For the record, my colleagues and I who support charter schools are deeply disturbed by the scandal surrounding Family Urban Schools of Excellence (FUSE) — yet another charter school-related problem of criminal activity allegations.

We are upset not only with the idea of anyone misusing public funds, but more selfishly perhaps, we know that we, as charter school overseers, will once again be faced with the challenge of defending our own charter schools and our charter school staffs that have worked year after year without fanfare; who do not misuse public funds; who do not misrepresent their credentials; who truly do make a difference in the lives of our students day after day, year after year.

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We know we will be scrutinized, put under the microscope of suspicion, asked to do more paperwork, more reporting, more substantiating.  And we understand.  And we will comply.

But it is also important for the public to be aware that the majority of charter schools in the state are run by honest, hardworking, and selfless individuals.  It is also important for the public to know that our schools run on less money than their neighborhood, non-charter school counterparts, that we receive little help for buildings and infrastructure, for management or health insurance.

We are asked to do much with very little. And we do.

We do not believe we have all the answers, but we do desire an education system where innovation and expertise can flourish, and where children can immediately benefit from the work.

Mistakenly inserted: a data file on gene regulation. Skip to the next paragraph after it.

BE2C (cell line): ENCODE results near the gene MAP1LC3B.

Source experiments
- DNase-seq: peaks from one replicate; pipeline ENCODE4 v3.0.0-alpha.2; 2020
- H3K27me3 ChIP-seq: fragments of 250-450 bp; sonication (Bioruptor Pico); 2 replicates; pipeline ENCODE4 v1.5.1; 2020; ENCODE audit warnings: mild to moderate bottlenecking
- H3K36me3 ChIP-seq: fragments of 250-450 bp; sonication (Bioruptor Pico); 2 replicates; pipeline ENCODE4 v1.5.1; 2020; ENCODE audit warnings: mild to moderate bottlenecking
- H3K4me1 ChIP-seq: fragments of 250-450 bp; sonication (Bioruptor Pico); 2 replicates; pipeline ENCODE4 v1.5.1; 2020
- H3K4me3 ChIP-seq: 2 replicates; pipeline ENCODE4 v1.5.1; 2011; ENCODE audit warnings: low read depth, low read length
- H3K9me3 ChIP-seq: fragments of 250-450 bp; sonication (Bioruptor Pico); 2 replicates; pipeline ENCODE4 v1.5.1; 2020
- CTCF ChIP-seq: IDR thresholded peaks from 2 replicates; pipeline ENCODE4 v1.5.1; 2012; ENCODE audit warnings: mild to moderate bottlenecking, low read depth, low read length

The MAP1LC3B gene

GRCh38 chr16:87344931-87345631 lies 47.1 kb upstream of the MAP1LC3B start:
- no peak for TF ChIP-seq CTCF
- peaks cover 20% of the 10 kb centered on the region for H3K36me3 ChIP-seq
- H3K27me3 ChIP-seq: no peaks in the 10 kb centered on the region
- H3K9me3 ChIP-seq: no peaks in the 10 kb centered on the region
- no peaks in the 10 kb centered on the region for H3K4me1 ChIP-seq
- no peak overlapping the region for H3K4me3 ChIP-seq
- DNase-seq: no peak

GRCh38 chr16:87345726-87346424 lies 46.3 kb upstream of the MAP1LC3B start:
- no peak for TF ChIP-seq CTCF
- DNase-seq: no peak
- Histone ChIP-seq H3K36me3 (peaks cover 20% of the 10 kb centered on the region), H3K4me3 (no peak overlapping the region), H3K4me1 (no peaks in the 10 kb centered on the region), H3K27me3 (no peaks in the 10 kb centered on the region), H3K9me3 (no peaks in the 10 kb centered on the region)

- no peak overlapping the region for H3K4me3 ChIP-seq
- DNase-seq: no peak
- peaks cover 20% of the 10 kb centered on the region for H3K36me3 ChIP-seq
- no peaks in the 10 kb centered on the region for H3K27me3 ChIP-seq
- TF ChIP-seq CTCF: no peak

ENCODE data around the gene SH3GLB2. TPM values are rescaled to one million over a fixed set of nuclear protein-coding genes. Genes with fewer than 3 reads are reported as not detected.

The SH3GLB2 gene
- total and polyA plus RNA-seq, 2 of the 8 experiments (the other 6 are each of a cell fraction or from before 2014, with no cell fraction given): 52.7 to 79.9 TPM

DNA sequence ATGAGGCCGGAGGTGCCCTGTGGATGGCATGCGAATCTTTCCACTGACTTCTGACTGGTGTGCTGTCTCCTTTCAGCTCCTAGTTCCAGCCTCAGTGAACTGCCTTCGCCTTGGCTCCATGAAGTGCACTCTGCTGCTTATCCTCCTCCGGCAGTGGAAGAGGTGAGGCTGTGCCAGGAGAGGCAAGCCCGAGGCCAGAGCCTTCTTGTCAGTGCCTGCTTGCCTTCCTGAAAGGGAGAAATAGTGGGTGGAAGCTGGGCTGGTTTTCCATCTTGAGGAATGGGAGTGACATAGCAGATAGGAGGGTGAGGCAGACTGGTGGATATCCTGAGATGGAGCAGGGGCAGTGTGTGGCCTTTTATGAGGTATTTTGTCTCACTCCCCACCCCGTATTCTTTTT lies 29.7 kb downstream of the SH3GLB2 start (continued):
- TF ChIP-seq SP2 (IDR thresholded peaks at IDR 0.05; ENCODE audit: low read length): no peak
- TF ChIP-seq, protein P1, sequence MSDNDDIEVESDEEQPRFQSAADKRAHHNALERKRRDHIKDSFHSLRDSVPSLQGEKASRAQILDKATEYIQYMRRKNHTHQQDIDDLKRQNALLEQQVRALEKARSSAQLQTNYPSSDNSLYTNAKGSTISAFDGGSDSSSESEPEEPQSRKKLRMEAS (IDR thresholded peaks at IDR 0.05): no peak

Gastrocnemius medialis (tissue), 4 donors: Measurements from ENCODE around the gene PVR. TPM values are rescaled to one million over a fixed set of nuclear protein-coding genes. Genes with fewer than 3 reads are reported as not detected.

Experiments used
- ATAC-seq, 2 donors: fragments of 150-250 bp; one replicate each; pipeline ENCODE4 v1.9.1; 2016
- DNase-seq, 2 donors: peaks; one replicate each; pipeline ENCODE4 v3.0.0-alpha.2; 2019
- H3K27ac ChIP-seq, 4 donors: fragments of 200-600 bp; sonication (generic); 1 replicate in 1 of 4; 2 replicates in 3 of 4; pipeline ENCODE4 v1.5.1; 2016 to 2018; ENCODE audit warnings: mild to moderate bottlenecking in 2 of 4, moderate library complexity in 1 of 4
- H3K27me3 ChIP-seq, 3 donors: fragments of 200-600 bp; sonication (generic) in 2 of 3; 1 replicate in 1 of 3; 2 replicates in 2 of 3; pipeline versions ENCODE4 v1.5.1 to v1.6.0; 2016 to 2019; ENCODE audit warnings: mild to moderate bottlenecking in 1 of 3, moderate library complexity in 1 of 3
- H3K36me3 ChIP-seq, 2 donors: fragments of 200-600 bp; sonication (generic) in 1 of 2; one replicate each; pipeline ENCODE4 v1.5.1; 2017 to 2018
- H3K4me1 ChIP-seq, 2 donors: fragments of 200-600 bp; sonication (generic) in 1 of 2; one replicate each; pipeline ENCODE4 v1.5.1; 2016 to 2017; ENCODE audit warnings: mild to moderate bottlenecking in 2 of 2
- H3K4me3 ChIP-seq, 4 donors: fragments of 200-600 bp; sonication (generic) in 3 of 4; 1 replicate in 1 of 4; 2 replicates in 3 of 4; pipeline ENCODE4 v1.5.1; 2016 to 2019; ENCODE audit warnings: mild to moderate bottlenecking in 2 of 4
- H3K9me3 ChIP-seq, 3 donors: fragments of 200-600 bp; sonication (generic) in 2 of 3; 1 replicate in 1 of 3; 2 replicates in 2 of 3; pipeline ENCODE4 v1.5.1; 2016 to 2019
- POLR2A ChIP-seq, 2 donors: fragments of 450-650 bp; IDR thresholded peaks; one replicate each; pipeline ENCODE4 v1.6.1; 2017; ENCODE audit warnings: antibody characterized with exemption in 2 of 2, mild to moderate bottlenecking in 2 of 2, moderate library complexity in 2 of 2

We hold open lotteries where all children can apply and have an equal chance at coming to our schools. The implications made by some that we take the “best” students from the non-charter public schools is simply wrong.  If you do not believe this, you are welcome to attend our mandated lotteries to see for yourselves.

These lotteries are well documented and completely open to the public, as are the public sessions of the board.  We have and will continue to be transparent in our work.  We understand the enormous responsibility of teaching children, and using taxpayer money to do it.

We are not naïve.  When there is wrongdoing by one person or one institution, all reputations are tarnished, if only by association.

But before you judge us all, please take the time to really investigate the work of the many charter schools in your state, many of which have been servicing children for more than 15 years, without fanfare, without acknowledgement – except perhaps by their students, who come back to us year after year, knowing that their years at a charter school made a significant difference in their lives now: as college students, as successful high school students, as responsible citizens, as kids with bright futures.

Anne Magee Dichele is a professor in the School of Education at Quinnipiac University, director of their Master of Arts in Teaching Program, and chair of the board of the Side By Side Charter School in Norwalk, CT.

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